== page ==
AJI DE GALLINA [$11.00] | Chicken stew, aji amarillo bread sauce, boiled quail egg, confit pee-wee potatoes, walnuts, parmesan
Here was an elevated preparation of the classic aji de gallina chicken stew. It was absolutely lovely, with all the various, disparate elements coming together in supreme fashion, all bound together by the subtle tartness of the ají amarillo sauce. I even appreciated the walnuts, which I'm usually not a fan of.

SECO DE CORDERO
SECO DE CORDERO [$16.00] | Lamb shank, canario beans, cilantro beer sauce
A shank of lamb was rich, fatty, and falling-off-the-bone tender, with a considerable intensity and gravity that was keenly balanced by the salsa criolla, while the canary beans served as an earthy counterpoint as well. I would've liked a bit more cilantro here, though, in the beer sauce.

ARROZ CON MARISCOS
ARROZ CON MARISCOS [$14.00] | Peruvian seafood paella, salsa criolla
Zarate's take on paella was up next, and did not disappoint. Again, I really liked how the inherent nature of the seafood was so deftly conveyed here. Each element was distinct, yet the entire dish was well integrated, beautifully tied together by an overarching piquancy and spice. I wanted a bigger bowl.

BETERRAGA
BETERRAGA [$9.00] | Roasted beet salad, burrata, candied corn, orange aji amarillo dressing
Here, the Chef presented his version of the classic combination of beets and burrata. I wasn't in love with it, but then again, I pretty much loathe beets.

CAESARIN
CAESARIN [$11.00] | Peruvian ceasar salad, grilled baby romaine, parmesan, huacatay anchovie dressing
Caesar salads are usually served at the start of meals, but Mo-Chica's was definitely worth the wait. It was, in fact, quite possibly the best rendition of the salad that I've ever had, a faultless mélange of crunchy, tangy, light, salty, and fishy. I bet the key is that huacatay dressing.

SOLTERITO
SOLTERITO [$9.00] | Southern style peruvian salad, lima beans, choclo, feta, olives, english peas, queso fresco, rocoto vinaigrette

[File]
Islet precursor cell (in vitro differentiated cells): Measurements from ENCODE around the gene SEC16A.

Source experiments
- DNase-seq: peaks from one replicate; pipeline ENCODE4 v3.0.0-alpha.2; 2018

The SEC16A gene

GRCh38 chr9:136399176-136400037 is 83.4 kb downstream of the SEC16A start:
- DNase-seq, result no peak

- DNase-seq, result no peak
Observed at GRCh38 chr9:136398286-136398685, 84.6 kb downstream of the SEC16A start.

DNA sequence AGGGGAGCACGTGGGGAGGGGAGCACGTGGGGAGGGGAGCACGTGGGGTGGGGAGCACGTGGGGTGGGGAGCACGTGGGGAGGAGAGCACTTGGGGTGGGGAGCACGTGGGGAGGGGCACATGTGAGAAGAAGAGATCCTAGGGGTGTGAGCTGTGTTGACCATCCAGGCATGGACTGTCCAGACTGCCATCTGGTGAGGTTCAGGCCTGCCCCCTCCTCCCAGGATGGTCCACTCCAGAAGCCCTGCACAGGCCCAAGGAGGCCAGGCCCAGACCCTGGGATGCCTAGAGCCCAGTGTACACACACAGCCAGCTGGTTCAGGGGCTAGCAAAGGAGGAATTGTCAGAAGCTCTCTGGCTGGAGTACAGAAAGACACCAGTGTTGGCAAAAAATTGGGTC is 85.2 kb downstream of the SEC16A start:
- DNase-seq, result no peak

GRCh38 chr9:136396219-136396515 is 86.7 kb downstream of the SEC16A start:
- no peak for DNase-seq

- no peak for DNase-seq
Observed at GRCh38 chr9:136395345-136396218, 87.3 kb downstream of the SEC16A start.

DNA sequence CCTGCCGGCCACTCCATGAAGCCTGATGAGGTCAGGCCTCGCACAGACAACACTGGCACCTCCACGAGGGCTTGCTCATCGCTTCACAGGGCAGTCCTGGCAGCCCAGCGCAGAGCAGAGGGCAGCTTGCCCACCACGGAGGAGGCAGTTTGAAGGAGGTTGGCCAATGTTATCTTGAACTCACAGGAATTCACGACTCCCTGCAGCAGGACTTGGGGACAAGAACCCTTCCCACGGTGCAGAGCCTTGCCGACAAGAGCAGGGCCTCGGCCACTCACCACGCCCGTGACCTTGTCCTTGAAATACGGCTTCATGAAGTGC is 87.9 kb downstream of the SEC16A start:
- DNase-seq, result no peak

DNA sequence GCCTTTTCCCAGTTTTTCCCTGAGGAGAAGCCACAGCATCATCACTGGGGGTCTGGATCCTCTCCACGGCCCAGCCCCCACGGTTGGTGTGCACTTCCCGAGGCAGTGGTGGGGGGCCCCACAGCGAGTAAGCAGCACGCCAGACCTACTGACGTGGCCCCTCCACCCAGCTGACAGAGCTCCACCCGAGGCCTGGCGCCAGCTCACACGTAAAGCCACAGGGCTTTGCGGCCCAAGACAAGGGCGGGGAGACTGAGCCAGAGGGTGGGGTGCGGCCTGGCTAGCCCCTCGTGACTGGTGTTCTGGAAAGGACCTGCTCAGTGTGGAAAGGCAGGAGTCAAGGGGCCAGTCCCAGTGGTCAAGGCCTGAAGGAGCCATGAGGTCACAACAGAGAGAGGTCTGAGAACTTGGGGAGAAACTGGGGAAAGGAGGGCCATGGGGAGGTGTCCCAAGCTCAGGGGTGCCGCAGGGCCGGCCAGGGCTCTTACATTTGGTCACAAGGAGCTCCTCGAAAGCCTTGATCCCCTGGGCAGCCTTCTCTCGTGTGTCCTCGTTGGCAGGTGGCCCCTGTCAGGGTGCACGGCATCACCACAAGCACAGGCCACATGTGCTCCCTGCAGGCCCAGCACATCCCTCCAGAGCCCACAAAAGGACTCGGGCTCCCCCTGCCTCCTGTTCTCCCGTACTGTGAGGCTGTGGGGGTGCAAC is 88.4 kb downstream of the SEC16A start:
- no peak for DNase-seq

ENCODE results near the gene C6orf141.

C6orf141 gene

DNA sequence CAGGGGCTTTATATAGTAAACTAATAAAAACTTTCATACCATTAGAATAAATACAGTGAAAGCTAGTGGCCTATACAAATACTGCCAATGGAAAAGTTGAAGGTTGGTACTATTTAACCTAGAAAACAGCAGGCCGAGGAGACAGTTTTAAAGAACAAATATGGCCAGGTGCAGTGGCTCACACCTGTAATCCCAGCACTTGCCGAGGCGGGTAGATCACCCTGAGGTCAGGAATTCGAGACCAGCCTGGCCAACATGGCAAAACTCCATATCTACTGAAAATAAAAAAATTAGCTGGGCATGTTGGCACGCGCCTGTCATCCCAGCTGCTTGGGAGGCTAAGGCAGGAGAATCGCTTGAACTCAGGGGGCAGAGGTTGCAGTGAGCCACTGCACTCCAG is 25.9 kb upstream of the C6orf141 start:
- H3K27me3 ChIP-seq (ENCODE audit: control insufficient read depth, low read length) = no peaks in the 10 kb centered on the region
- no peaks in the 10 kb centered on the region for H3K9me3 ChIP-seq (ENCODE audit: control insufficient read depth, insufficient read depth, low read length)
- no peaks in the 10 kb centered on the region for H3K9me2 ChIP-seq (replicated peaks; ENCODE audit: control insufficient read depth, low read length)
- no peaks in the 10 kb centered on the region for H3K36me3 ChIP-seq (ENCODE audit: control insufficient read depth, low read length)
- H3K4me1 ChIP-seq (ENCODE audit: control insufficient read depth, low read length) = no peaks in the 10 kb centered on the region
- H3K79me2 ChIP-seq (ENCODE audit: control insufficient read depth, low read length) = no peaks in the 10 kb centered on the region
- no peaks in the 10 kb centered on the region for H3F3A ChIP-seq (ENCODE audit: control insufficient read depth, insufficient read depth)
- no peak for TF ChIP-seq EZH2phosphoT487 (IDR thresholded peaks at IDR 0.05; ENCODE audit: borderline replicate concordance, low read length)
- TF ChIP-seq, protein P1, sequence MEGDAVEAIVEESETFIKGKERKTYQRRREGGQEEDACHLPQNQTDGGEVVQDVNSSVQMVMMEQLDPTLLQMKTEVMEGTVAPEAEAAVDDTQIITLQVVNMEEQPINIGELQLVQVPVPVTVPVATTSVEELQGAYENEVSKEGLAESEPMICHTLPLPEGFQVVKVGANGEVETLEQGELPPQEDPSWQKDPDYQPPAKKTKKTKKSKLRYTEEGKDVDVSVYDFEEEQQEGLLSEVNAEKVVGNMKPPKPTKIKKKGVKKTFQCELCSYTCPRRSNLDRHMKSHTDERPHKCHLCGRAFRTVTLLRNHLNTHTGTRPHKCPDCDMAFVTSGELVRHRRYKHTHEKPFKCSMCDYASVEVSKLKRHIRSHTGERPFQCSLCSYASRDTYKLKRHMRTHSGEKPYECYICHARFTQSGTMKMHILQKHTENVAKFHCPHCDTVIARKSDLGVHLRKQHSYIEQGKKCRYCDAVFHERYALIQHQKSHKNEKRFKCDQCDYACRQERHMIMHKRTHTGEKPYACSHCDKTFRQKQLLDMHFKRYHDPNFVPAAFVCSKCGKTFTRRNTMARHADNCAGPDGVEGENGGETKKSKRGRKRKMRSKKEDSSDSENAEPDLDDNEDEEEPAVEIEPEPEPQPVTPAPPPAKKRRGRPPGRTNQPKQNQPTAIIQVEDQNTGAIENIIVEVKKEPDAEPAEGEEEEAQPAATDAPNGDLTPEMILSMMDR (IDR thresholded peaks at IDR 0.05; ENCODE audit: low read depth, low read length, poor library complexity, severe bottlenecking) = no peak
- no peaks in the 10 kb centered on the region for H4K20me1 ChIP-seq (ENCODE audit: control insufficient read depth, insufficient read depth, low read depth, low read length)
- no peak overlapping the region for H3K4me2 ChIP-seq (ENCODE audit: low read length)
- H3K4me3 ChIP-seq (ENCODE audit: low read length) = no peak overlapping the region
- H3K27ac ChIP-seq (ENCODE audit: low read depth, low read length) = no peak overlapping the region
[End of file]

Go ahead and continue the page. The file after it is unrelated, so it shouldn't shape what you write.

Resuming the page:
We followed up with yet another salad, this time a solterito from the Arequipa region of Peru. It was actually much, much better than I'd anticipated, a bevy of light, bright flavors and disparate tastes and textures, augmented in weight by the queso fresco, and beautifully tied together by the rocoto vinaigrette.

ALMEJAS
ALMEJAS [$12.00] | steamed clams, pancetta, aji amarillo butter
The next special was a bowl of steamed clams, inspired by a similar dish featuring mussels from Picca. The clams were spot on, succulent and supple, with a great brininess that went superbly with the salty kick of pancetta and the aji amarillo butter.

CHICHARRON DE POLLO
CHICHARRON DE POLLO [$7.00] | marinated crispy chicken, rocoto sauce
Our final special of the night was the chicharrón de pollo (also from Picca), which you can pretty much think of as the best popcorn chicken you'll ever have. The bird was tender, juicy, and immensely flavorful, with a delightfully crisp fried skin and wonderful tinge of spice. It was delicious all by itself, but also paired superbly with the heat of the accompanying rocoto.

PAPA A LA HUANCAINA TERRINE
PAPA A LA HUANCAINA TERRINE [$10.00] | Peruvian potato terrine, bacon, fried quail egg, huancaina sauce
In our last savory dish, Zarate takes the classic dish of papa a la Huancaina and ups the ante. Potato was layered in thin strips, in mille feuille fashion, and showed off a wonderfully crisp, yet yielding consistency. Mild in flavor, the papas were adroitly accented by the creamy, cheesy, piquant Huancaína sauce, while the pancetta added great pricks of saltiness. Meanwhile, the greenery threw some levity into the mix, and also made for some pretty plating as well. A resounding success.

SOL Y SOMBRA